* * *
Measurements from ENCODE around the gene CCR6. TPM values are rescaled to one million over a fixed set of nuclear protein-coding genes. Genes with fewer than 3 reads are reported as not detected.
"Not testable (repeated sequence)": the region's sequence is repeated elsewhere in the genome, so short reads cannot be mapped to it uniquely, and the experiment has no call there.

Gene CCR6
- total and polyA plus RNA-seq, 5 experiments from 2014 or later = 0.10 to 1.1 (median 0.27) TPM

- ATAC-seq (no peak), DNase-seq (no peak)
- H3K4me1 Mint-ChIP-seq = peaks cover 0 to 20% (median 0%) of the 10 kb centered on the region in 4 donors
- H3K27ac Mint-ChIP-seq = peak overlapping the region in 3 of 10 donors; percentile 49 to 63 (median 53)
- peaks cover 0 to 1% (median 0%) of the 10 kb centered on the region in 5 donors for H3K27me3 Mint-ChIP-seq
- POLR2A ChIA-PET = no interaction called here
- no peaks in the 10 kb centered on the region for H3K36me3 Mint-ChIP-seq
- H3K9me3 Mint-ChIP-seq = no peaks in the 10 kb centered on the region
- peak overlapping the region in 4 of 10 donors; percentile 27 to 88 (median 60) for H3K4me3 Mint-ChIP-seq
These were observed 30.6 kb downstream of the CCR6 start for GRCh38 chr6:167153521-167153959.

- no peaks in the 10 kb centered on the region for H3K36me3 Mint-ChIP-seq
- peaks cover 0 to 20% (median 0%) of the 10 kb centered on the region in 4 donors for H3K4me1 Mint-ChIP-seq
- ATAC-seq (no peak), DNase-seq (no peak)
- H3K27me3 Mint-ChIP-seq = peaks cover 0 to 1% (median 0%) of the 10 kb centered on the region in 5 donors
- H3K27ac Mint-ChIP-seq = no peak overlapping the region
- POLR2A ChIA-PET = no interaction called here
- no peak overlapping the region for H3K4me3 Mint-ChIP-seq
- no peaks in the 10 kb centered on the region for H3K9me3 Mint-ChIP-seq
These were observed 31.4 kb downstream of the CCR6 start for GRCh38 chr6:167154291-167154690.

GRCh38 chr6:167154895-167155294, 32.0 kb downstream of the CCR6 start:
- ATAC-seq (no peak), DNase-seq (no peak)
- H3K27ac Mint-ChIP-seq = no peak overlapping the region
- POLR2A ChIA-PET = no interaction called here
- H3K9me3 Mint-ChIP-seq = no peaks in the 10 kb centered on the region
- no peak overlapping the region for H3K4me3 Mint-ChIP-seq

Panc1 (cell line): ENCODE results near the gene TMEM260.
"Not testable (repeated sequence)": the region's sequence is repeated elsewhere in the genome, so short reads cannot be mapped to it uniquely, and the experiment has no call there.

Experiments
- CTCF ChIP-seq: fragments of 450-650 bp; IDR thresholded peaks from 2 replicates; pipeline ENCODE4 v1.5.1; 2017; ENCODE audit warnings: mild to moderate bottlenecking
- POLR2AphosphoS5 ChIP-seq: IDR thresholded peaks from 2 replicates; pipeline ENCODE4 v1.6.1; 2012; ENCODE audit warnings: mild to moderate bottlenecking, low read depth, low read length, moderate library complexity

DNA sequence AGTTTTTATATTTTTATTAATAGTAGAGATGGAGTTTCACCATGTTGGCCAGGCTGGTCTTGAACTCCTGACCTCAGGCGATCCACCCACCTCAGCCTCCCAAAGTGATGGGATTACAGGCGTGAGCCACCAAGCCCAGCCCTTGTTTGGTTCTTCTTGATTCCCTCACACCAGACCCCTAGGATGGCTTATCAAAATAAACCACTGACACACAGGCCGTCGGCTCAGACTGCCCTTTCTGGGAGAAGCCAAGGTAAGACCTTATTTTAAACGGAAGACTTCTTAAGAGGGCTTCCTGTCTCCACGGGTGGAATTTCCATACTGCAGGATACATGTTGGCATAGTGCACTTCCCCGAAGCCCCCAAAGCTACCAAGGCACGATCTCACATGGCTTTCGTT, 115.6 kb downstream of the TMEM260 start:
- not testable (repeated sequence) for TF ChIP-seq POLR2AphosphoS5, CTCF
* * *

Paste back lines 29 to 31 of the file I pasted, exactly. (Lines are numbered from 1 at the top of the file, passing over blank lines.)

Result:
Panc1 (cell line): ENCODE results near the gene TMEM260.
"Not testable (repeated sequence)": the region's sequence is repeated elsewhere in the genome, so short reads cannot be mapped to it uniquely, and the experiment has no call there.

Experiments